As is well known, these fits occur instantaneously. The face, especially the eyes, become terribly disfigured, convulsions seize the limbs, a terrible cry breaks from the sufferer, a wail from which everything human seems to be blotted out, so that it is impossible to believe that the man who has just fallen is the same who emitted the dreadful cry. It seems more as though some other being, inside the stricken one, had cried. Many people have borne witness to this impression; and many cannot behold an epileptic fit without a feeling of mysterious terror and dread.“You’ll soon see. D’you know I had a feeling that there would be a lot of people here tonight? It’s not the first time that my presentiments have been fulfilled. I wish I had known it was your birthday, I’d have brought you a present--perhaps I have got a present for you! Who knows? Ha, ha! How long is it now before daylight?”
“I want to explain all to you--everything--everything! I know you think me Utopian, don’t you--an idealist? Oh, no! I’m not, indeed--my ideas are all so simple. You don’t believe me? You are smiling. Do you know, I am sometimes very wicked--for I lose my faith? This evening as I came here, I thought to myself, ‘What shall I talk about? How am I to begin, so that they may be able to understand partially, at all events?’ How afraid I was--dreadfully afraid! And yet, how _could_ I be afraid--was it not shameful of me? Was I afraid of finding a bottomless abyss of empty selfishness? Ah! that’s why I am so happy at this moment, because I find there is no bottomless abyss at all--but good, healthy material, full of life.“Look here, Lef Nicolaievitch, you go straight on to the house; I shall walk on the other side. See that we keep together.”“In the morning we had parted not the best of friends; I remember he looked at me with disagreeable sarcasm once or twice; and this same look I observed in his eyes now--which was the cause of the annoyance I felt.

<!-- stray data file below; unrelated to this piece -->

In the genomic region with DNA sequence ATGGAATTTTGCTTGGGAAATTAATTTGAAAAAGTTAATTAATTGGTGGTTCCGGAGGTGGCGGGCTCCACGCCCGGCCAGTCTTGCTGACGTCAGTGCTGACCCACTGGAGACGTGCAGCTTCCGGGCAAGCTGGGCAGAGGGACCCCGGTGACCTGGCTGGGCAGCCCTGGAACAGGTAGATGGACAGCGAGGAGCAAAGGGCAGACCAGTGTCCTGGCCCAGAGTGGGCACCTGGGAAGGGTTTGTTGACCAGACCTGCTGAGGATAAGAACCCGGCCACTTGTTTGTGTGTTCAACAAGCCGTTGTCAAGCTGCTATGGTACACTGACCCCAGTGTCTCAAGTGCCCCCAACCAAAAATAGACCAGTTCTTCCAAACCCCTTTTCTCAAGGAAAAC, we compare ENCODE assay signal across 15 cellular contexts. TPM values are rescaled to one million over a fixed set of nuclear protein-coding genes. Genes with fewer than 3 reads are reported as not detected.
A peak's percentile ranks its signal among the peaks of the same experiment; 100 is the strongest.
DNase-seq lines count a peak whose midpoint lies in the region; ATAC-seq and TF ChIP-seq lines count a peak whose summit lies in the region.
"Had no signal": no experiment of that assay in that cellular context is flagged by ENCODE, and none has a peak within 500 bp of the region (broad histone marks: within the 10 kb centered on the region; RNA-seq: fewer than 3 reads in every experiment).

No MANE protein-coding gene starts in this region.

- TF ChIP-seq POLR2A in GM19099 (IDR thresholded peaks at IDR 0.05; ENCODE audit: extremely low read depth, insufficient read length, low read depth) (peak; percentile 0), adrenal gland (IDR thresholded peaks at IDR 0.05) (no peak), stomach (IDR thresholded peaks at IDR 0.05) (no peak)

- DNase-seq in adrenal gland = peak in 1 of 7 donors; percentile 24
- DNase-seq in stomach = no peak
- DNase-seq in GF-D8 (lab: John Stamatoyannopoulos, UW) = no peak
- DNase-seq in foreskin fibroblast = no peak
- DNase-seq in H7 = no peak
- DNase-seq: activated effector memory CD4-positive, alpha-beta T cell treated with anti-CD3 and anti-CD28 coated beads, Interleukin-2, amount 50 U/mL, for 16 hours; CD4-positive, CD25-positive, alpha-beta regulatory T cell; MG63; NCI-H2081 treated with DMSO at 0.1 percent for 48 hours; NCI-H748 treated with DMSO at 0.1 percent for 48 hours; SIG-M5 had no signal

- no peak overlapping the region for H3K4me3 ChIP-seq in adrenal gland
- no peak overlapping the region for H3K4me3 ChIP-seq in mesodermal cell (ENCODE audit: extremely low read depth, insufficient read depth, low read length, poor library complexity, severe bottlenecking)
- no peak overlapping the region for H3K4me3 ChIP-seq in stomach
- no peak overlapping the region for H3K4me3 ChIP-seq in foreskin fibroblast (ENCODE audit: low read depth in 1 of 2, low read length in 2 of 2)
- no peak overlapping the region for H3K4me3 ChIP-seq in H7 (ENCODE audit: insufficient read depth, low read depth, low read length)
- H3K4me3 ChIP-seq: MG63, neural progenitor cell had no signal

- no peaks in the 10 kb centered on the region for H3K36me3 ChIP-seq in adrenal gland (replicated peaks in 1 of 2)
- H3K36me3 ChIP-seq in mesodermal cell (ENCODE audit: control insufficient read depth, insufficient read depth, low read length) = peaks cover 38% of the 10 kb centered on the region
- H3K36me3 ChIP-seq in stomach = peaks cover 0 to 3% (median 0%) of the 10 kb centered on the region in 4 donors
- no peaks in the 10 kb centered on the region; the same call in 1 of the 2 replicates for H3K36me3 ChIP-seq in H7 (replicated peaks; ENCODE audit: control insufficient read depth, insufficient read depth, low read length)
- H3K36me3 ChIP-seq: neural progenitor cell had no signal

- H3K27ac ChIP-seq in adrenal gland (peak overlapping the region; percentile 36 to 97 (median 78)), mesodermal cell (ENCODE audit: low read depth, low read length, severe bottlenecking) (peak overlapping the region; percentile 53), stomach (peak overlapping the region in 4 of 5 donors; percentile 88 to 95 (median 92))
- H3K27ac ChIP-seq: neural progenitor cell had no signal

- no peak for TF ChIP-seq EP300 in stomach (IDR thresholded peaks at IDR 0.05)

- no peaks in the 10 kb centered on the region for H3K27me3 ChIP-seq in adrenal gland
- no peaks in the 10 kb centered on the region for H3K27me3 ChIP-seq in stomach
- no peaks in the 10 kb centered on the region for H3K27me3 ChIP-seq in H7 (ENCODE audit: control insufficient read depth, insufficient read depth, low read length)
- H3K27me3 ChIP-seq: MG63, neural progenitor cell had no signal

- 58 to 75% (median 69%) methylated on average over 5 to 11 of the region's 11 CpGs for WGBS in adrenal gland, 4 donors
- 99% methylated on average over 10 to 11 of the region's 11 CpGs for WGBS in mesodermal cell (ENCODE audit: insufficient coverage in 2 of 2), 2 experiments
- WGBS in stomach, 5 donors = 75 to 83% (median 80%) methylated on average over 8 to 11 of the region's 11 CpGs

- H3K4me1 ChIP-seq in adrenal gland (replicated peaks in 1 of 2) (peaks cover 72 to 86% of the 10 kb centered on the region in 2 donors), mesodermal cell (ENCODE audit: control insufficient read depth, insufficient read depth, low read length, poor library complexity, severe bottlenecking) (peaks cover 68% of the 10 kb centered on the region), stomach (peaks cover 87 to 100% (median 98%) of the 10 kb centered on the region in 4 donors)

The fire, choked between a couple of smouldering pieces of wood, had died down for the first few moments after the packet was thrown upon it. But a little tongue of fire now began to lick the paper from below, and soon, gathering courage, mounted the sides of the parcel, and crept around it. In another moment, the whole of it burst into flames, and the exclamations of woe and horror were redoubled.“We did not know the details of his proposals, but he wrote letter after letter, all day and every day. He was dreadfully agitated. Sometimes at night I would throw myself upon his breast with tears (Oh, how I loved that man!). ‘Ask forgiveness, Oh, ask forgiveness of the Emperor Alexander!’ I would cry. I should have said, of course, ‘Make peace with Alexander,’ but as a child I expressed my idea in the naive way recorded. ‘Oh, my child,’ he would say (he loved to talk to me and seemed to forget my tender years), ‘Oh, my child, I am ready to kiss Alexander’s feet, but I hate and abominate the King of Prussia and the Austrian Emperor, and--and--but you know nothing of politics, my child.’ He would pull up, remembering whom he was speaking to, but his eyes would sparkle for a long while after this. Well now, if I were to describe all this, and I have seen greater events than these, all these critical gentlemen of the press and political parties--Oh, no thanks! I’m their very humble servant, but no thanks!”
“She’s here,” replied Rogojin, slowly, after a slight pause.